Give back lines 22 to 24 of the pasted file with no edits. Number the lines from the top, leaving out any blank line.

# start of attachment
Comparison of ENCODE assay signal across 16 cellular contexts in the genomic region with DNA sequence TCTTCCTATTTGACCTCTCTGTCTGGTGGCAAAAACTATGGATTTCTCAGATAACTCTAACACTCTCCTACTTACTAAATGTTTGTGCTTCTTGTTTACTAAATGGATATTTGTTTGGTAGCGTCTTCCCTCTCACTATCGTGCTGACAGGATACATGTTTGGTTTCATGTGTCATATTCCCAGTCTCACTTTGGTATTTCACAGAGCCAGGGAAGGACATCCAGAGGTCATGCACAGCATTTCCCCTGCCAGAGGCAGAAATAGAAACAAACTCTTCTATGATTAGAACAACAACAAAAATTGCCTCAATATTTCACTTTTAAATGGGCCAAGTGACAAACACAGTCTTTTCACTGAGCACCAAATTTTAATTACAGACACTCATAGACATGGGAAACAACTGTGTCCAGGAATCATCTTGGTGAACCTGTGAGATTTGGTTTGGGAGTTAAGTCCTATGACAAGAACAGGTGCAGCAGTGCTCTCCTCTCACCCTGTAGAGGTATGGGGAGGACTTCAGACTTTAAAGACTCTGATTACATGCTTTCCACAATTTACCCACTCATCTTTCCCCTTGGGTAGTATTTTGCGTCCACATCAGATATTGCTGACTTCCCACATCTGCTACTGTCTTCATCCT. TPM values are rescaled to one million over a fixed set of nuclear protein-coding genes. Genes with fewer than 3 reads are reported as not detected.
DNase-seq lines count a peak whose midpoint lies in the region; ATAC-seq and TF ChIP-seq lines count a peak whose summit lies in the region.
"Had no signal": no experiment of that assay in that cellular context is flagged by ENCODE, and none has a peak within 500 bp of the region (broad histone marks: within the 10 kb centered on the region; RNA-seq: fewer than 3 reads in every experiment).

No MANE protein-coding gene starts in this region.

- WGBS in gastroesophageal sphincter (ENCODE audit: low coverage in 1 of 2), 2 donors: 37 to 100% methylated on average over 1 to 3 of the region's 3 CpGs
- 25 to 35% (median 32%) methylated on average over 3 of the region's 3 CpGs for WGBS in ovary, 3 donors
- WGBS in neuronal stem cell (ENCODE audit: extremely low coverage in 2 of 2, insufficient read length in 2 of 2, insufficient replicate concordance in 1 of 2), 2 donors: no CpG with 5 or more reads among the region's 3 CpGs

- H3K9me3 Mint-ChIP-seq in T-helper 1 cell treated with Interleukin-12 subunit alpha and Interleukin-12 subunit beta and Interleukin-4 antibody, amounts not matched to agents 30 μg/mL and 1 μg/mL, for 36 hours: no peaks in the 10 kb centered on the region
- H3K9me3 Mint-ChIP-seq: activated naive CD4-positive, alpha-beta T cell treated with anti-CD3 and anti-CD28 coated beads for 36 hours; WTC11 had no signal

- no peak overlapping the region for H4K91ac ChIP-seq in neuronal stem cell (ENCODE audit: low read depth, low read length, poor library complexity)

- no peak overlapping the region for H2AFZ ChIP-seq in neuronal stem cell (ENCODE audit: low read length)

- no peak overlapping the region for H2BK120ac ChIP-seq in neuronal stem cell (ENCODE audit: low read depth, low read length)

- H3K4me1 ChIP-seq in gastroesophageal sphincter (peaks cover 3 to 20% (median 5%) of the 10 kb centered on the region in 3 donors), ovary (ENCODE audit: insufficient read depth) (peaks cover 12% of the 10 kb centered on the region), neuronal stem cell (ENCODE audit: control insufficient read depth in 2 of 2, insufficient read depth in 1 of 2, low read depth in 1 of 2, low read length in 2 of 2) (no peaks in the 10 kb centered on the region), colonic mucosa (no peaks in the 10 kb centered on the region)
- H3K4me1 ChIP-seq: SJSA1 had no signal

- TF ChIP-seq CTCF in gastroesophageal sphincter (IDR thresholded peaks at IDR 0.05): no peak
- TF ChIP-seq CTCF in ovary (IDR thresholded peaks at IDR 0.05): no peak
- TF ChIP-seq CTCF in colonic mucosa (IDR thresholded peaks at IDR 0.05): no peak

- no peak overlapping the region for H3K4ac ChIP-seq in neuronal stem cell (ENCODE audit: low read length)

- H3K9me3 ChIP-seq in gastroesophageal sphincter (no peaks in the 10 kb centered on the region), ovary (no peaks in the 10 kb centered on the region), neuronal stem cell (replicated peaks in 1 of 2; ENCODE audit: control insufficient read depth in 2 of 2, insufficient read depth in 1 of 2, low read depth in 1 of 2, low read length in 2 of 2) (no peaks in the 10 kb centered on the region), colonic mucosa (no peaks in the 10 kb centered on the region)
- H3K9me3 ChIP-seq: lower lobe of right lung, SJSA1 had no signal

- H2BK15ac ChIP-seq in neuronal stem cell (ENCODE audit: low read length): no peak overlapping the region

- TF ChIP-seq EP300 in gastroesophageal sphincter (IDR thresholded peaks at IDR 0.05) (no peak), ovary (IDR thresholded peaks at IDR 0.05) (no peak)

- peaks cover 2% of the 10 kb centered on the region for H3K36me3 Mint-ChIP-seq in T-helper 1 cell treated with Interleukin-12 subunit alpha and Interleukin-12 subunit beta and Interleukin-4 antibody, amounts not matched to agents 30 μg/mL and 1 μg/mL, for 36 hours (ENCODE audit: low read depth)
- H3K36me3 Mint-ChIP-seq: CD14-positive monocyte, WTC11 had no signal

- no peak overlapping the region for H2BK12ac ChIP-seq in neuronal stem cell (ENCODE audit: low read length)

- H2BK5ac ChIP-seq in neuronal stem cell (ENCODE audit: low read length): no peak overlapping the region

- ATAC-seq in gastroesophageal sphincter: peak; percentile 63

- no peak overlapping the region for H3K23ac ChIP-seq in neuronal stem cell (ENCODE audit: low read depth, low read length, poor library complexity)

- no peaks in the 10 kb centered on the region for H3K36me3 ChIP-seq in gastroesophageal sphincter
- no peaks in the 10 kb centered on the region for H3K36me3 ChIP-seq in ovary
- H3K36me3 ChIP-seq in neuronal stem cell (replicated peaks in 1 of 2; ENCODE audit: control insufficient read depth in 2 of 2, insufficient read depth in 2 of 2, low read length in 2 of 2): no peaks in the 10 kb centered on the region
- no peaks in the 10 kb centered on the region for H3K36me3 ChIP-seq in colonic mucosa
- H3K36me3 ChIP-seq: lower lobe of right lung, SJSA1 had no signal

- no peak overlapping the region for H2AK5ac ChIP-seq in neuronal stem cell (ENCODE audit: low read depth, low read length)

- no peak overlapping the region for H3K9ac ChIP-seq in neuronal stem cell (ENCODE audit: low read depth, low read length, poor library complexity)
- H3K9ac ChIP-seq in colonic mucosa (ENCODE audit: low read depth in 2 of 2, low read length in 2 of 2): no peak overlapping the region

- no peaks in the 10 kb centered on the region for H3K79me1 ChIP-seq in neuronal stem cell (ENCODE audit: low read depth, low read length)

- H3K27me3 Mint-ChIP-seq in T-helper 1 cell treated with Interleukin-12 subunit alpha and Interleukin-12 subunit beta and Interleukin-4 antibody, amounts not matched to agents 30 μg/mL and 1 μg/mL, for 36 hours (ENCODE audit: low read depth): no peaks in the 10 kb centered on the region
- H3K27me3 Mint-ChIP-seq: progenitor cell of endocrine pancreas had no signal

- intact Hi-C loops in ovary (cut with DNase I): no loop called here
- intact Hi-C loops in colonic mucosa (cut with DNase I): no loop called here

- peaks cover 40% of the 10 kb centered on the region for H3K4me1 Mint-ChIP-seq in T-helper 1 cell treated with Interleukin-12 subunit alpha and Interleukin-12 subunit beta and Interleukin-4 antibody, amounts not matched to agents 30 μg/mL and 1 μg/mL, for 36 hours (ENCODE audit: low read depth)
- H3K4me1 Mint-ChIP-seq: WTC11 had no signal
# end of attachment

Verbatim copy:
- TF ChIP-seq EP300 in gastroesophageal sphincter (IDR thresholded peaks at IDR 0.05) (no peak), ovary (IDR thresholded peaks at IDR 0.05) (no peak)

- peaks cover 2% of the 10 kb centered on the region for H3K36me3 Mint-ChIP-seq in T-helper 1 cell treated with Interleukin-12 subunit alpha and Interleukin-12 subunit beta and Interleukin-4 antibody, amounts not matched to agents 30 μg/mL and 1 μg/mL, for 36 hours (ENCODE audit: low read depth)
- H3K36me3 Mint-ChIP-seq: CD14-positive monocyte, WTC11 had no signal